•The inclusion of students with disabilities, students with language backgrounds other than English, students with imposing emotional difficulties and a noteworthy number of gifted students, reflect this growing diversity (Mulroy and Eddinger, 2003; Tomlinson, 2001b, 2004a).

 

•Learning within the inclusive classroom is further influenced by a student’s gender, culture, experiences, aptitudes, interests and particular teaching approaches (Guild, 2001; Stronge, 2004; Tomlinson, 2002, 2004b).

 

•Tomlinson (2005), a leading expert in this field, defines differentiated instruction as a philosophy of teaching that is based on the premise that students learn best when their teachers accommodate the differences in their readiness levels, interests and learning profiles. A chief objective of differentiated instruction is to take full advantage of every student’s ability to learn (Tomlinson, 2001a, 2001c, 2004c, 2005).

 

•Tomlinson (2000) maintains that differentiation is not just an instructional strategy, nor is it a recipe for teaching, rather it is an innovative way of thinking about teaching and learning.

 

•Contemporary classrooms should accept and build on the basis that learners are all essentially different (Brighton, 2002; Fischer and Rose, 2001; Griggs, 1991; Guild, 2001; Tomlinson, 2002).

 

•Research supports the view that curricula should be designed to engage students, it should have the ability to connect to their lives and positively influence their levels of motivation (Coleman, 2001; Guild, 2001; Hall, 2002; Sizer, 1999; Strong et al., 2001).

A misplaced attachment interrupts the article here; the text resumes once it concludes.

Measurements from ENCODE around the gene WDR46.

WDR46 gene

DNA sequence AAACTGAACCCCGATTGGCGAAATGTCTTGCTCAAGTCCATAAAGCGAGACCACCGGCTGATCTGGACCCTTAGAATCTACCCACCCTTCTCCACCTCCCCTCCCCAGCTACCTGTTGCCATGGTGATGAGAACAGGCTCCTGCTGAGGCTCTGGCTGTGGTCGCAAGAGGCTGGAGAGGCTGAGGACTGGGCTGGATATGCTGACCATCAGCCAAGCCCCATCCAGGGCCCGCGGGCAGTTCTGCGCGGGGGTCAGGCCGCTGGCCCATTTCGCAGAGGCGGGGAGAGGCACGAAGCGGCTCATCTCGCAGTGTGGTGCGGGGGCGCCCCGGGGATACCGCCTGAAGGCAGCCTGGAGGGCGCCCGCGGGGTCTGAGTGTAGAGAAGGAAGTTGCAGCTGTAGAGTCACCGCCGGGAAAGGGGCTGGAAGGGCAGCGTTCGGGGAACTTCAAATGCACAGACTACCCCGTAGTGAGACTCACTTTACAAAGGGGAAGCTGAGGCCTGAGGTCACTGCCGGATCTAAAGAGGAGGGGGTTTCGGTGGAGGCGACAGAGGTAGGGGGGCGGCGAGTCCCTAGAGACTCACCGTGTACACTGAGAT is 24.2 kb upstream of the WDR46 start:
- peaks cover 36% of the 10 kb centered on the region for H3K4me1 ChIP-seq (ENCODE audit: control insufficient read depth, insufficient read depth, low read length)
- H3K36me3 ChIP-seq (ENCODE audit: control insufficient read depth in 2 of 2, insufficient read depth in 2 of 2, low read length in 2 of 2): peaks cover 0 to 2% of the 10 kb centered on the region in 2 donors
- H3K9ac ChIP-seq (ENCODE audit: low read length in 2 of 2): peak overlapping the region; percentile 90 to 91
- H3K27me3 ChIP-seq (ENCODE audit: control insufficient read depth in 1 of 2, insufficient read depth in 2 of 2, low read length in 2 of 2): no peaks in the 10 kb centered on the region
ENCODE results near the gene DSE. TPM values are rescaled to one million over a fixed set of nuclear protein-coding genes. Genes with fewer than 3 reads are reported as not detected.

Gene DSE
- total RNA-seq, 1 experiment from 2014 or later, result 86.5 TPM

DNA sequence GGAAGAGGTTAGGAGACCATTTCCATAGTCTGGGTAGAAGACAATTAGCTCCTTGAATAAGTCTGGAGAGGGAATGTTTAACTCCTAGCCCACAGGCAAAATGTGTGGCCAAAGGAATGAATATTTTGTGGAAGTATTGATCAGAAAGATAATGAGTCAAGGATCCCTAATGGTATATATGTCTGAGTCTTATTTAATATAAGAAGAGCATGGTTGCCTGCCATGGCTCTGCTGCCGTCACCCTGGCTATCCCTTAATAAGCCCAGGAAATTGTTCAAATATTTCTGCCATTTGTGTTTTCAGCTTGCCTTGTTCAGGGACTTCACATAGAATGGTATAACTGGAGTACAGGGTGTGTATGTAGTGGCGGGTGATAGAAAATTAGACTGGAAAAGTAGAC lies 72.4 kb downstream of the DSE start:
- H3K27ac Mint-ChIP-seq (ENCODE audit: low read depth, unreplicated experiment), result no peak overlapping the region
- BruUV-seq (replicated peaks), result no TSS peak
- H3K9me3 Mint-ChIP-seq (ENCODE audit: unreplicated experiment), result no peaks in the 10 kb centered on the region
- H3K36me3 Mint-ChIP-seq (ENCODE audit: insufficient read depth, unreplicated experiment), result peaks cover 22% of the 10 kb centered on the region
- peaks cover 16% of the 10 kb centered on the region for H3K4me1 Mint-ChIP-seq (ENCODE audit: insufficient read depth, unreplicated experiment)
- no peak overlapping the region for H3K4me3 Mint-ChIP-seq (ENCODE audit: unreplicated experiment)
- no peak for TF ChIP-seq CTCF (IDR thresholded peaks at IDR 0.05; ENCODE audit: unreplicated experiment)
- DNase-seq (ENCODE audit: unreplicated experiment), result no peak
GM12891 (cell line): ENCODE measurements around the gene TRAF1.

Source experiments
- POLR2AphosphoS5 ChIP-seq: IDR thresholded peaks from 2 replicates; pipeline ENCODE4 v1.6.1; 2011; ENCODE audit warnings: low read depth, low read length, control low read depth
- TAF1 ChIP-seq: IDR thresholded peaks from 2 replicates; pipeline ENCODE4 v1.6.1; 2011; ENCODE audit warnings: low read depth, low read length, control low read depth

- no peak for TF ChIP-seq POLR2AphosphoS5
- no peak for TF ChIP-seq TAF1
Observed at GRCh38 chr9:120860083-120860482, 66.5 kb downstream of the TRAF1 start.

Walking the Line Between Non-Evaluative Feedback and Teacher Evaluations

Three Tips to Keep You on Track

By Maria Wilcox, Professional Services Director

Across the United States, the role of the instructional coach continues to gain momentum, change forms, and redefine itself to meet constantly evolving educator needs. As such, it is difficult to clearly outline the role and its responsibilities. One thing that is consistent and a critical component of the success of coaches is that coaches remain non-evaluative in their work.

Elena Aguilar, who wrote the popular book “The Art of Coaching: Effective Strategies for School Transformation,” states “coaching tied with evaluation is a recipe for disaster; in order to be able to work with a coach and really learn, you have to be able to feel like you can really take risks. And if coaching is tied to evaluation, it’s not going to even be possible.” This piece of advice embodies the spirit of a successful teacher-coach relationship in that for professional growth and learning to take place, a supportive and feedback-rich environment is necessary.